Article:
Reflecting on 2 Corinthians 13: 11-13
One of the many touching things I’ve learned through the years of writing this weekly column is how seriously Christians take the gift of their faith. It’s different these days, I think. Catholics who have withstood the many horrible sexual abuse scandals, and financial scandals, that have staggered faith and hardened hearts through the past decades are not just holding on because their parents baptized them as babies.
They hold on because they read, and pray, and are constantly learning about the faith they love. When we arrive at the Solemnity of the Trinity, for example, I’m always inspired by the deep and intuitive reflection in which today’s Catholics have invested in order to come to their own understanding of what it all means.
For example, if you asked any adult Christian what the first part of that closing blessing St. Paul offers in today’s second reading—“The grace of the Lord Jesus Christ”—means to them, you’ll get a rich reflection on the ways grace has directed their lives.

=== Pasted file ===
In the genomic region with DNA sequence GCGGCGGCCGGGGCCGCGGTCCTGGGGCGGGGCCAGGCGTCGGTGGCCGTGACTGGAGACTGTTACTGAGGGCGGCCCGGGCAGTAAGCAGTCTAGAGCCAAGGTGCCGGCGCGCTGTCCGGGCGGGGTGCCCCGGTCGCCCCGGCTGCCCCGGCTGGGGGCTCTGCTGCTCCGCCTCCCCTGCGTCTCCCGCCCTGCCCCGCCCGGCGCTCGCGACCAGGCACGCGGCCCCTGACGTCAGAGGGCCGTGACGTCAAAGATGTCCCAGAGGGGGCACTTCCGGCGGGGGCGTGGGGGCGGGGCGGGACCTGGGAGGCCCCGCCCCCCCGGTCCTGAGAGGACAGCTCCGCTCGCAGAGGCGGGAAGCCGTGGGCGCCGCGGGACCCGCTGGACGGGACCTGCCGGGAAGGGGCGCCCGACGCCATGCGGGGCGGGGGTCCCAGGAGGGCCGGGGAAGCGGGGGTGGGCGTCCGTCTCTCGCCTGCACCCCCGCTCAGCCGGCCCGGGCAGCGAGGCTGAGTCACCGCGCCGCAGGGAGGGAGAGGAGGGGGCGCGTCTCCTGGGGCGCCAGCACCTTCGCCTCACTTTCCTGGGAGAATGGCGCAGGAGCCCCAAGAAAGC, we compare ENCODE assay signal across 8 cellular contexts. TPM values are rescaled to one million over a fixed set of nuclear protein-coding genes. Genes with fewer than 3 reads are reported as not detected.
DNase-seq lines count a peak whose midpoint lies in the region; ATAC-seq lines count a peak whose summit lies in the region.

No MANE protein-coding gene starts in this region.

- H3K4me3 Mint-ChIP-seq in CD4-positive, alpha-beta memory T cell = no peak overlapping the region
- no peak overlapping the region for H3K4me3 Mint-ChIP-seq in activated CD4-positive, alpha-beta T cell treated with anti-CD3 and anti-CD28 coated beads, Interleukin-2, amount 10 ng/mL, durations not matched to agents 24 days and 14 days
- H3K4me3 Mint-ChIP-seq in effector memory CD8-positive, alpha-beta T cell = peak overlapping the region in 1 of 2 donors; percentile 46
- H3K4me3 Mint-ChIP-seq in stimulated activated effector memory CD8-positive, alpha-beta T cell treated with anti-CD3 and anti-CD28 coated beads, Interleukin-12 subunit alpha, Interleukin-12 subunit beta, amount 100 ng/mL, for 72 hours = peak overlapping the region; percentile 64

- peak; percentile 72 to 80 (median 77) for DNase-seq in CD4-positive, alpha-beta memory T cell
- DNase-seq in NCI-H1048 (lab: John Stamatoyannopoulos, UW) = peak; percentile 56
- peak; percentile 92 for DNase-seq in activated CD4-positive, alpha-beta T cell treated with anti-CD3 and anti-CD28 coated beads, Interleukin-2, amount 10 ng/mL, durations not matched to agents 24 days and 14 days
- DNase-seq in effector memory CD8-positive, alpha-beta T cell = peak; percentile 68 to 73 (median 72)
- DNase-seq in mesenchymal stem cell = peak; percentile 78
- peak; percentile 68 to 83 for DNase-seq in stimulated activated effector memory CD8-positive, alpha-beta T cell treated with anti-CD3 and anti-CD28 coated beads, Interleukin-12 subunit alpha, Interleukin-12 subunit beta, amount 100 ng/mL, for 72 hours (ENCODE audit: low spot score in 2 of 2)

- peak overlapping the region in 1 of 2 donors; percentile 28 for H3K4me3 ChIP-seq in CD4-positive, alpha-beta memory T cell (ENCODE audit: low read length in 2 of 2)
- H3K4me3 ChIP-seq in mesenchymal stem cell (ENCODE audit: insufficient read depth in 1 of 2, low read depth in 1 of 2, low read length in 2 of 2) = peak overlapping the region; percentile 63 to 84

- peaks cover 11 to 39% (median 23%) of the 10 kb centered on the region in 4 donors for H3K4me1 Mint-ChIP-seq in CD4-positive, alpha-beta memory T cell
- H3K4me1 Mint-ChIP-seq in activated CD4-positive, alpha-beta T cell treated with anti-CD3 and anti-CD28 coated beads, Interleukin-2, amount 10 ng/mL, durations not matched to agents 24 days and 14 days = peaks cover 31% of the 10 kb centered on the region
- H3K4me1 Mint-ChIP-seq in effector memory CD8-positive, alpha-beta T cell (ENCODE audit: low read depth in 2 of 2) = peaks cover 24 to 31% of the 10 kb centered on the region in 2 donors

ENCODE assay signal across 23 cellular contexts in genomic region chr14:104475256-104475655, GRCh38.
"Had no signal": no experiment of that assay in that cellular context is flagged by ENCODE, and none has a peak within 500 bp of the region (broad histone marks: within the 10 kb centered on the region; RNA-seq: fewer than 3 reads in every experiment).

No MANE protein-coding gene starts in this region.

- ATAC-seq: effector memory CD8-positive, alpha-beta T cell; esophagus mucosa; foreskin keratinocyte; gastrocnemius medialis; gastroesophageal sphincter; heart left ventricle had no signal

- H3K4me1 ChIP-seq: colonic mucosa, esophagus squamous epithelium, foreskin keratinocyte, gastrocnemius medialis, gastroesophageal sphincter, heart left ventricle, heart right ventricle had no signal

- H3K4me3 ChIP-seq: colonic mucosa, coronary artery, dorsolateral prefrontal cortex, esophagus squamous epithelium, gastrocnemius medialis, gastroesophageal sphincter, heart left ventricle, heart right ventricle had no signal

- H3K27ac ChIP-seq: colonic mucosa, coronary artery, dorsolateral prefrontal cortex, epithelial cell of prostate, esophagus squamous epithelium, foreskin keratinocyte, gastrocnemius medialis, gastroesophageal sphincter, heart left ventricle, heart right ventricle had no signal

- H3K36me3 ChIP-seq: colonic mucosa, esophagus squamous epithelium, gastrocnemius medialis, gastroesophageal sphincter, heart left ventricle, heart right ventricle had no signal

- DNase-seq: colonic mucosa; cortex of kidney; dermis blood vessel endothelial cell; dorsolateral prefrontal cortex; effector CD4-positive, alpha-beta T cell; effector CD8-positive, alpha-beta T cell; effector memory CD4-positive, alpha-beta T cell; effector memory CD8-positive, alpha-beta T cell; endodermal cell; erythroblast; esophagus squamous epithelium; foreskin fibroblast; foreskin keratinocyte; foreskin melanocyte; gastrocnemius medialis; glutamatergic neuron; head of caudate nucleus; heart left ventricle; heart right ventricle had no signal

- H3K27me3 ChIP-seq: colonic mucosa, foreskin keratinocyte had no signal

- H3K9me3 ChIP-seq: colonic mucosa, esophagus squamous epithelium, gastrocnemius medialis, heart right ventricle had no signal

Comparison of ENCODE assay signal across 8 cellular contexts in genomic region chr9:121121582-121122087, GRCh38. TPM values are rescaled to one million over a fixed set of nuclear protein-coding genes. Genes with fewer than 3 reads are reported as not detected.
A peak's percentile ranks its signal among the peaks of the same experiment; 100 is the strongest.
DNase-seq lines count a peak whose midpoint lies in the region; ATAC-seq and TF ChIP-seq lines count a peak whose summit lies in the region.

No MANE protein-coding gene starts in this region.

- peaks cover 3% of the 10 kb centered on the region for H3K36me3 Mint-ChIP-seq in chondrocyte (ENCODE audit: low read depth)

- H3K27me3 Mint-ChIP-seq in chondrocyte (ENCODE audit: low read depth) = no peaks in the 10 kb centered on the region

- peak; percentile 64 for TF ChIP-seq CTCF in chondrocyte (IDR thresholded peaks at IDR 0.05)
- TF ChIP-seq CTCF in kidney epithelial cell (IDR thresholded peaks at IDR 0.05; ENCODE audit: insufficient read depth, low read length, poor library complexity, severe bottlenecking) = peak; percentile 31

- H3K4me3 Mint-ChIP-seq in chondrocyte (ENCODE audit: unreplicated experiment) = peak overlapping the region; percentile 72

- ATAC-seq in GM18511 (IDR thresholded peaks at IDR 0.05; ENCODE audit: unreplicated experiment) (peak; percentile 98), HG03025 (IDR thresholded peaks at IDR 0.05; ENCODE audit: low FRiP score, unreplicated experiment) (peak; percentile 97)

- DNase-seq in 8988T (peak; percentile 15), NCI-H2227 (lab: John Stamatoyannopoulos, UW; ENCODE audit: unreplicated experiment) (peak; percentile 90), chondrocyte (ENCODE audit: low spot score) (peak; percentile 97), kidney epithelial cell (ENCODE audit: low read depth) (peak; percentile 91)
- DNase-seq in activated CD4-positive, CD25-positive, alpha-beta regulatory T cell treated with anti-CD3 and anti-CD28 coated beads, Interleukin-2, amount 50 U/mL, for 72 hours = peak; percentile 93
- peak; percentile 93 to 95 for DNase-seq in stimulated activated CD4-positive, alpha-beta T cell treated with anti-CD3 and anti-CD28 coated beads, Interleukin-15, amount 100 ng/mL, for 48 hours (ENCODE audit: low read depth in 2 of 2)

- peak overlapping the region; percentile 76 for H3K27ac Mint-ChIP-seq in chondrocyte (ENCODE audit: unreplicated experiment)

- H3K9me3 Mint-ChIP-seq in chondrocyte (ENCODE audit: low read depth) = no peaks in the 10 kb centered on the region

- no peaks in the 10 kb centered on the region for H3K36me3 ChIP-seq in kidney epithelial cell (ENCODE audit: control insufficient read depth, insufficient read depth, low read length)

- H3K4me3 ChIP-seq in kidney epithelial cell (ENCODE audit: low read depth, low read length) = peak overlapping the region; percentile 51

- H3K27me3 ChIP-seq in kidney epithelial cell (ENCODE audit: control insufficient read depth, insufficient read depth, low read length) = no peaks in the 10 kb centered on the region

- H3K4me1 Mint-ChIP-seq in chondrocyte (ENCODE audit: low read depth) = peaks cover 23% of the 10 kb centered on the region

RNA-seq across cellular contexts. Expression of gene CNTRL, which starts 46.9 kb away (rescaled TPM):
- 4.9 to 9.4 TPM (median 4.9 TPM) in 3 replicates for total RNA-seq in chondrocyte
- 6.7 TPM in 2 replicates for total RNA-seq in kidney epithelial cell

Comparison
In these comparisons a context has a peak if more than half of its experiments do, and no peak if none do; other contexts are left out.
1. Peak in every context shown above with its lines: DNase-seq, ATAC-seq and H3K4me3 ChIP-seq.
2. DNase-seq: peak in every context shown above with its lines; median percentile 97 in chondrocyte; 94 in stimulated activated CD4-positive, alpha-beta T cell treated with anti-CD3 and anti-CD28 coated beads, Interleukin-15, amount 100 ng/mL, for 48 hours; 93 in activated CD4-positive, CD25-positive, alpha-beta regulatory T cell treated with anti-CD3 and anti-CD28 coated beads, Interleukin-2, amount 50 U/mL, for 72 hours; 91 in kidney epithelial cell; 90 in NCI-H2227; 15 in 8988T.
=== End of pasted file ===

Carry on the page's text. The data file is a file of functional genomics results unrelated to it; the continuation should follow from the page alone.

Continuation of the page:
The second half of the blessing—“the love of God”—is probably the easiest, because all Christians can tell you how the love of God is living and active in their lives.
The third part of the Trinitarian formula—”and the fellowship of the Spirit”—will be easy too, especially since we are smack in the post-Pentecost octave. I can’t imagine active Christians who can’t relate the ways in which the Holy Spirit lives in their hearts and spirits.
We don’t need theological explanations for what we’ve experienced through lifetimes of prayer and attentiveness to the liturgy and scripture. Grace, and love, and intimacy. That’s the meaning of the Trinity.
Why do you think one of the Persons of the Trinity might attract you more than the Others?
Kathy McGovern ©2020